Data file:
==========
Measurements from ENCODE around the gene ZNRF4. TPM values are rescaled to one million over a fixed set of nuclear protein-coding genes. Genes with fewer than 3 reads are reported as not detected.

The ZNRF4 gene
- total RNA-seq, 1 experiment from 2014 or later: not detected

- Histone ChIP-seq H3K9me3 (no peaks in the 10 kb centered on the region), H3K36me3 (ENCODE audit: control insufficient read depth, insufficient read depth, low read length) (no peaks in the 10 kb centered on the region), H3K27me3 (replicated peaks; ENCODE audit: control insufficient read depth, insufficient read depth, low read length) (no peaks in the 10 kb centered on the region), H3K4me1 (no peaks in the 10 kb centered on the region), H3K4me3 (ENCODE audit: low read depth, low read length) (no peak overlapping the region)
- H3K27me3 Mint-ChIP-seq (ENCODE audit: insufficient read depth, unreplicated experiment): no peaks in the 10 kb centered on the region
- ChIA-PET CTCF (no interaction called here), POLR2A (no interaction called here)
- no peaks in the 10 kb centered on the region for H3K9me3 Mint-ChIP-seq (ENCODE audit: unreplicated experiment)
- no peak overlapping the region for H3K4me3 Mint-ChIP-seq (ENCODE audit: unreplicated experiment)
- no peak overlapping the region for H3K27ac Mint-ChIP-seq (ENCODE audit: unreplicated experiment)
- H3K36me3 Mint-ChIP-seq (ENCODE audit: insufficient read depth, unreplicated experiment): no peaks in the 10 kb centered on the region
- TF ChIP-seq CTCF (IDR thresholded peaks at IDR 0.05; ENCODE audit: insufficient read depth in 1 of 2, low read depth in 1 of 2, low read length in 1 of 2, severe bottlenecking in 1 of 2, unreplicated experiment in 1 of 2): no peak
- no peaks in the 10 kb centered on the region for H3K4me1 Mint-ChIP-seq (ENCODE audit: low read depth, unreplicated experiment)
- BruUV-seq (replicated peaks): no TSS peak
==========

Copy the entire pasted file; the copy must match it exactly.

Measurements from ENCODE around the gene ZNRF4. TPM values are rescaled to one million over a fixed set of nuclear protein-coding genes. Genes with fewer than 3 reads are reported as not detected.

The ZNRF4 gene
- total RNA-seq, 1 experiment from 2014 or later: not detected

- Histone ChIP-seq H3K9me3 (no peaks in the 10 kb centered on the region), H3K36me3 (ENCODE audit: control insufficient read depth, insufficient read depth, low read length) (no peaks in the 10 kb centered on the region), H3K27me3 (replicated peaks; ENCODE audit: control insufficient read depth, insufficient read depth, low read length) (no peaks in the 10 kb centered on the region), H3K4me1 (no peaks in the 10 kb centered on the region), H3K4me3 (ENCODE audit: low read depth, low read length) (no peak overlapping the region)
- H3K27me3 Mint-ChIP-seq (ENCODE audit: insufficient read depth, unreplicated experiment): no peaks in the 10 kb centered on the region
- ChIA-PET CTCF (no interaction called here), POLR2A (no interaction called here)
- no peaks in the 10 kb centered on the region for H3K9me3 Mint-ChIP-seq (ENCODE audit: unreplicated experiment)
- no peak overlapping the region for H3K4me3 Mint-ChIP-seq (ENCODE audit: unreplicated experiment)
- no peak overlapping the region for H3K27ac Mint-ChIP-seq (ENCODE audit: unreplicated experiment)
- H3K36me3 Mint-ChIP-seq (ENCODE audit: insufficient read depth, unreplicated experiment): no peaks in the 10 kb centered on the region
- TF ChIP-seq CTCF (IDR thresholded peaks at IDR 0.05; ENCODE audit: insufficient read depth in 1 of 2, low read depth in 1 of 2, low read length in 1 of 2, severe bottlenecking in 1 of 2, unreplicated experiment in 1 of 2): no peak
- no peaks in the 10 kb centered on the region for H3K4me1 Mint-ChIP-seq (ENCODE audit: low read depth, unreplicated experiment)
- BruUV-seq (replicated peaks): no TSS peak